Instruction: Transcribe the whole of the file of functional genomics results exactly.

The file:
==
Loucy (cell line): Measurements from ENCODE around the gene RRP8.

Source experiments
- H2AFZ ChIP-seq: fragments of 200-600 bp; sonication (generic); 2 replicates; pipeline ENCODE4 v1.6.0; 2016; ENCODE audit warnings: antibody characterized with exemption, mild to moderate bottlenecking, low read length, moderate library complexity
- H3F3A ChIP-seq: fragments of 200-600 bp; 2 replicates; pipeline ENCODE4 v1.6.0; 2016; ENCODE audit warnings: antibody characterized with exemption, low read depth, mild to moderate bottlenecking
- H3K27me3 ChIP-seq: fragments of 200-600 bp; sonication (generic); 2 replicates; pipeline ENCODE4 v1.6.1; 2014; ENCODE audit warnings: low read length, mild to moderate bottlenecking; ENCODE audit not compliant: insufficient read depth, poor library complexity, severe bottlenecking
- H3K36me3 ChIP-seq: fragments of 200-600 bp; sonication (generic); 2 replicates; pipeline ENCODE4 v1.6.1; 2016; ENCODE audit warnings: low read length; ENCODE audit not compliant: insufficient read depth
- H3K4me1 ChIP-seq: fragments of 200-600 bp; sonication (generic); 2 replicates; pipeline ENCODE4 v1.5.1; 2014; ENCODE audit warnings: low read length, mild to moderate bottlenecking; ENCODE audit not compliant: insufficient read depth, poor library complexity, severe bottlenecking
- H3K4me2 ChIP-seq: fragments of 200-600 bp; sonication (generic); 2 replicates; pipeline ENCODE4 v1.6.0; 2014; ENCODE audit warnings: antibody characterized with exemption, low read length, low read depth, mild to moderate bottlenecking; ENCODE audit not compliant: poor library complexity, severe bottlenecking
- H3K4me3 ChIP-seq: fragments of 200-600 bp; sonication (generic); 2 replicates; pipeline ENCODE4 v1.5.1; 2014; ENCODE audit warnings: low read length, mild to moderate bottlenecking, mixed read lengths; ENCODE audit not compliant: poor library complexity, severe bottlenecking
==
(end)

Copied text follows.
Loucy (cell line): Measurements from ENCODE around the gene RRP8.

Source experiments
- H2AFZ ChIP-seq: fragments of 200-600 bp; sonication (generic); 2 replicates; pipeline ENCODE4 v1.6.0; 2016; ENCODE audit warnings: antibody characterized with exemption, mild to moderate bottlenecking, low read length, moderate library complexity
- H3F3A ChIP-seq: fragments of 200-600 bp; 2 replicates; pipeline ENCODE4 v1.6.0; 2016; ENCODE audit warnings: antibody characterized with exemption, low read depth, mild to moderate bottlenecking
- H3K27me3 ChIP-seq: fragments of 200-600 bp; sonication (generic); 2 replicates; pipeline ENCODE4 v1.6.1; 2014; ENCODE audit warnings: low read length, mild to moderate bottlenecking; ENCODE audit not compliant: insufficient read depth, poor library complexity, severe bottlenecking
- H3K36me3 ChIP-seq: fragments of 200-600 bp; sonication (generic); 2 replicates; pipeline ENCODE4 v1.6.1; 2016; ENCODE audit warnings: low read length; ENCODE audit not compliant: insufficient read depth
- H3K4me1 ChIP-seq: fragments of 200-600 bp; sonication (generic); 2 replicates; pipeline ENCODE4 v1.5.1; 2014; ENCODE audit warnings: low read length, mild to moderate bottlenecking; ENCODE audit not compliant: insufficient read depth, poor library complexity, severe bottlenecking
- H3K4me2 ChIP-seq: fragments of 200-600 bp; sonication (generic); 2 replicates; pipeline ENCODE4 v1.6.0; 2014; ENCODE audit warnings: antibody characterized with exemption, low read length, low read depth, mild to moderate bottlenecking; ENCODE audit not compliant: poor library complexity, severe bottlenecking
- H3K4me3 ChIP-seq: fragments of 200-600 bp; sonication (generic); 2 replicates; pipeline ENCODE4 v1.5.1; 2014; ENCODE audit warnings: low read length, mild to moderate bottlenecking, mixed read lengths; ENCODE audit not compliant: poor library complexity, severe bottlenecking